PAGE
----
Each cut-scene between missions is rather lengthy, and though it can often feel a little dragged out and forgettable, it is refreshing to see a detailed story amongst the otherwise raunchy undertone. Your in-game smartphone is your first point of call serving as your menu, and flicking through each app you’ll find your inventory (wardrobe naturally), mission log and camera. The missions themselves follow the typical action RPG format, go fetch this, go defeat them, go meet him, go save her, so you’d be right in assuming the game is very repetitive. Story missions are a plenty and there are always a large number of side missions at your disposal, so rest assured there is a fair amount of content to keep you going for a while. The main story isn’t too dull to play-through but you’ll perhaps find the bizarre and utterly random side missions more worthwhile, though sometimes just as unrewarding as each story mission; the game doesn’t have an auto save option either so be sure after each tough challenge to save your progress. After unlocking the battle arena and hitting the required level, you can challenge Akiba’s residents and in doing so improve your rank. After each rank you unlock a new stripping style, each time getting more OTT and exciting, which nicely freshens up the otherwise repetitive action. The combat system isn’t the smoothest around and attacks are very limited, but the constant fast pace of each fight does keep the action exciting and enjoyable. You can equip yourself with an array of different weapon types, (sword, two-handed, melee) but each category boasts a vast amount of different weapons, each with their own basic move set; the move set between boxing gloves and combat gloves for example is noticeably dissimilar. The weapons available are hilarious to come across, I mean who wouldn’t want to defeat vampires with a 6ft kebab buster sword, but unfortunately too many weapons have awkward and annoying combos that cannot be interrupted and you’ll find more often than not you’ll be pulling off impressive moves to nobody. Your character’s clothing too can be customised with a huge array of equipable clothing, to make you trendy yet indestructible. The battle camera too can be infuriating, especially when you wander too close to an exit point and it zooms out, making it very difficult to block attacks and determine who you’re attacking.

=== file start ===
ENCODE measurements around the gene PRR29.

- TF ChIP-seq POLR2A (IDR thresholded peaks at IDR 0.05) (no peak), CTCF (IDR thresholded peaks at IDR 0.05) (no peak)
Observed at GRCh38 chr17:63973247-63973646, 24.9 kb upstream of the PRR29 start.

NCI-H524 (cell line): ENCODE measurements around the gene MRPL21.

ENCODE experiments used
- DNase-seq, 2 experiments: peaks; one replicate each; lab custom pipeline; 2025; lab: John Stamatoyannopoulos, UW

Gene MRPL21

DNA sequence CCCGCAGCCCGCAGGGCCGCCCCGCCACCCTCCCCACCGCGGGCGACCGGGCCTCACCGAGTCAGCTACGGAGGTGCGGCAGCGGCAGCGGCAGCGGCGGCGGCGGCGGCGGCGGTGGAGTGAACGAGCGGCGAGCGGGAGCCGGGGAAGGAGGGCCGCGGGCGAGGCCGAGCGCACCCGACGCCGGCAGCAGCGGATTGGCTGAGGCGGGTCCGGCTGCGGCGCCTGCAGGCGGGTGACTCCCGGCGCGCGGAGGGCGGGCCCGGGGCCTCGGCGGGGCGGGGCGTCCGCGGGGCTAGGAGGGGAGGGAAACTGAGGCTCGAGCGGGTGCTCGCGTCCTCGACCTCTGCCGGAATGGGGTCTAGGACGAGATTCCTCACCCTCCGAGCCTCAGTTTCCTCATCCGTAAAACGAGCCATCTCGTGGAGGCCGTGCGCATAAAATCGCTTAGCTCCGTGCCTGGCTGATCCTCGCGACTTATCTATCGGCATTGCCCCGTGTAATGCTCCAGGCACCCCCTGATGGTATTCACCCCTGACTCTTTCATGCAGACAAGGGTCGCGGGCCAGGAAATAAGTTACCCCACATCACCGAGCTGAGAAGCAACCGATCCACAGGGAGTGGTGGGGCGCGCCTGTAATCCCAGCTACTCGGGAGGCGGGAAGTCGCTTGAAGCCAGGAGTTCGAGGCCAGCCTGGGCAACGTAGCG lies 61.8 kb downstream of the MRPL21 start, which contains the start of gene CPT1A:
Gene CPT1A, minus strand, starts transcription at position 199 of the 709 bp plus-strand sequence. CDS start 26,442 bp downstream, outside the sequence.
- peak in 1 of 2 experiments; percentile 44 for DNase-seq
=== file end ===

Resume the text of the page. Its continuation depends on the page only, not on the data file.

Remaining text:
What does however make Akiba’s Trip a worthwhile play is the outstanding localisation and the fully explorable digital replica of the real Akihabara. Some studios that set their games in real locations can often fail at truly capturing the heart of their chosen hometown but from what I know about the electronic district and from researching the area after starting the game, it’s pretty damn accurate. Every store you walk past or purchase from in-game is an exact digital copy of an actual working store in Akihabara, every landmark, scaffholding and kiosk is placed perfectly in accordance to the real bustling district. Most games have collectibles scattered throughout however you’ll find Akiba’s Trip has the most meaningful and touching of all, digital replicas of flyers found in the real Akihabara. Each flyer is advertising a real life Japanese store, and opening up the in-game encyclopedia will not only tell you more about each store, but ask you to thank each one of them for appearing in the game if you were ever to visit; playing this game I found a very proud statement and genuine love and affection for it’s town and people.
Visually the game is mediocre at best, the district looks pretty and bright but characters and props look a little rough around the edges, and it’s hard to give the benefit of the doubt because of it’s cartoony art style as it’s not hard to find similar titles that look more superior. The frame rate too is a tad sketchy where you can stand still for a good few seconds waiting for an important NPC to appear on screen, and you’ll also find yourself loitering in loading screens a little too often too.
In short Akiba’s Trip: Undead & Undressed is a fairly fun game with plenty to do, even if it won’t keep you playing for longer than an hour at a time. The weapon choice is very creative and the environment in which the game is set is brilliantly recreated, however the quickly repetitive and limited combat doesn’t differentiate one battle or quest from another, making it a rather boring game pretty quickly. For hack ‘n’ slash fans looking for something different, it’s not a bad play as it certainly is unique, but it’s no where near the best action RPG on the market currently. Battles are action packed if a little too sloppy, the story is detailed if a touch boring and Akihbara is pretty if a tad empty. Ultimately each negative overshadows the positive counterbalance in a way that prevents you from fully immersing yourself in the game, however NIS America plan to bring the PS4 re-release to Europe early next year, so I’ll be revising this review in the near future to see if it’s faults have been ironed out, those panties aren’t gonna uncrease themselves.
To be continued!
Disclaimer:All scores given within our reviews are based on the artist’s personal opinion; this should in no way impede your decision to purchase the game.